For more information about the meaning of this icon and Pascha symbolism in general, click on the website for the book, Catherine's Pascha, by Charlie Riggle: 

http://www.catherinespascha.com/pascha/anastasis-icon-of-the-resurrection/
FIRST, GATHER MATERIALS:

See the far left-hand column for a list. 

You will be drawing (or tracing) on the front of the glass with a sharpie pen (not traditional, but easier for beginners), flipping the glass over, and painting with egg tempera, which is dry pigment plus egg yolk.
You will also need an image to trace or look at.  Search "Romanian Glass Icons" online, get a book, and/or download my "Theotokos at the Foot of the Cross" pattern below.
 
SAY A PRAYER BEFORE YOU BEGIN. 
Cross yourself.
2.  Break open an egg
by tapping it against the side of a sink, inserting your thumbs into the crack, and pulling it open. 

My 7-year-old helped me with this stage.   Kids love the tactile nature of glass iconography, especially because it is REALLY how icons were and are painted by real iconographers!
3.  Let the yolk fall into your hands,
the whites falling through your fingers.  Rinse the yolk gently under running water.
4.  Dry the yolk by rolling it around a paper towel.
Rinse and dry your hands off too.
5.  Grasp the yolk in one hand and poke it with a knife with the other hand.
Let the INSIDE of the yolk (the yolk minus the yolk sack) flow into a container.
6.  Mix in 2 teaspoons of water.
Stir with a spoon.  Transfer to a bottle with a dropper, if you have one, for easy dispersion.
7.  Draw (or trace) desired image onto the glass with Sharpie pen (and Gold Pen if desired.) 
If you use my pattern, you can move the glass around to incorporate whichever image  or image combination you like.
8.  Mix the egg yolk with Titanium Buff until it is like "heavy cream." 
Cover all the flesh with this color (face, hands, the Christ image including loincloth), without regard for any of the details.  Just cover it all with thick paint.  Dip often into the paint so you are not spreading too thin.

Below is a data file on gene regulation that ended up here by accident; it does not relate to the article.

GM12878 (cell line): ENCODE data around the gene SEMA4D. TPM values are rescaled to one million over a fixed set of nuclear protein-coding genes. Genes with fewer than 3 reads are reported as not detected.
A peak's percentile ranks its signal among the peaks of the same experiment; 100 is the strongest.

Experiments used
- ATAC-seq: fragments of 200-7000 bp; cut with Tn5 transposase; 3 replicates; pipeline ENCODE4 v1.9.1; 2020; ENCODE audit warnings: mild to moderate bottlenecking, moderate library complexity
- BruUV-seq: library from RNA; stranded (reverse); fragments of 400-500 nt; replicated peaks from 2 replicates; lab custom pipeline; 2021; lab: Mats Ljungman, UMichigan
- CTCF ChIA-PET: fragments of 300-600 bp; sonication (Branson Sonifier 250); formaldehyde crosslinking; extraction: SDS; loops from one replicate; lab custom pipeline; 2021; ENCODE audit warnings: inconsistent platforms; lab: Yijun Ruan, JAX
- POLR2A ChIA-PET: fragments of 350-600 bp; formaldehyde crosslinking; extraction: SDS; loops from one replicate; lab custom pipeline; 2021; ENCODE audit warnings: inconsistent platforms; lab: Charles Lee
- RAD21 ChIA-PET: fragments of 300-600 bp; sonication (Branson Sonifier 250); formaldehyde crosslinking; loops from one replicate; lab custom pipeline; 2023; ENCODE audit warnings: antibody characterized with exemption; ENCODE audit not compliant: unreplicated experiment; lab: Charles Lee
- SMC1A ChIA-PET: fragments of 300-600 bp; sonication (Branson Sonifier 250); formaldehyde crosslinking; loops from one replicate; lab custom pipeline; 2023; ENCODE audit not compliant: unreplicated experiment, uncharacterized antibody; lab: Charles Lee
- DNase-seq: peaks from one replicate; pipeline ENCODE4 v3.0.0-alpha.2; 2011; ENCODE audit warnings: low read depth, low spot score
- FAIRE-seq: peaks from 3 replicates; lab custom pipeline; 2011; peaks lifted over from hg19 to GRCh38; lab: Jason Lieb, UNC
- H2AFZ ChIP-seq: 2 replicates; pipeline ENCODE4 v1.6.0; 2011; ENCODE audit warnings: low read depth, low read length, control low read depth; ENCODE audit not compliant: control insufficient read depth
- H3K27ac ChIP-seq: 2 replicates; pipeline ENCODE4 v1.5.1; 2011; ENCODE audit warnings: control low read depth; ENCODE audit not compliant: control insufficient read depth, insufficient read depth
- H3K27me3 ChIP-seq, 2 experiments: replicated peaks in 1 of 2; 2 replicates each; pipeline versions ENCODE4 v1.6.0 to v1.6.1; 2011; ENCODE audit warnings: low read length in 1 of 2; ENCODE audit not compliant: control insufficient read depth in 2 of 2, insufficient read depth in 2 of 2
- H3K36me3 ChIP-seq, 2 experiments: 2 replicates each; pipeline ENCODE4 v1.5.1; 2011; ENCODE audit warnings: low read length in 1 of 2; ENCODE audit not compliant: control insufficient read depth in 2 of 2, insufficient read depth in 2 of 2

9.  Mix up the Red and cover the cloak and any flower details.
Do not touch the wet flesh color with any wet red color--they will bleed into each other.  This is why I designed her cloak with lots of trim:  to keep the colors separate.
10.  Mix up the Blue and paint her undercloak, if desired, and any flower details.
You might experiment with watering down some or all of the blue for a more transparent effect, that will let the gold paper shine through.
11.  Mix up the yellow and paint any flower details. 
Yellow plus blue will make green for leaves.
12.  Let the paint dry several days, if possible
or at least several hours.  Put the gold paper or aluminum foil on back and place in frame or use copper tape to go around the edge, attaching the paper to the glass.
19.5" X 19.5" icon of St. John the Wonderworker (of San Francisco/Shanghai) and St. Raphael of Brooklyn, each holding churches they established (in CA and NY)
For a more advanced project (12 years old-adult), you might try this image of the Resurection ("Anastasis," or Descent into Hades).  Below is my version (on wood) of this icon.  You will need a full set of starter pigments from Kremer pigments (see materials list to the left).  Think about what you'd like to do with sharpie or gold pen on the front and what might be on the back.  Experiment with bleeding from one color to the next on the cliffs. 

For a cartoon to trace, download the document to the left.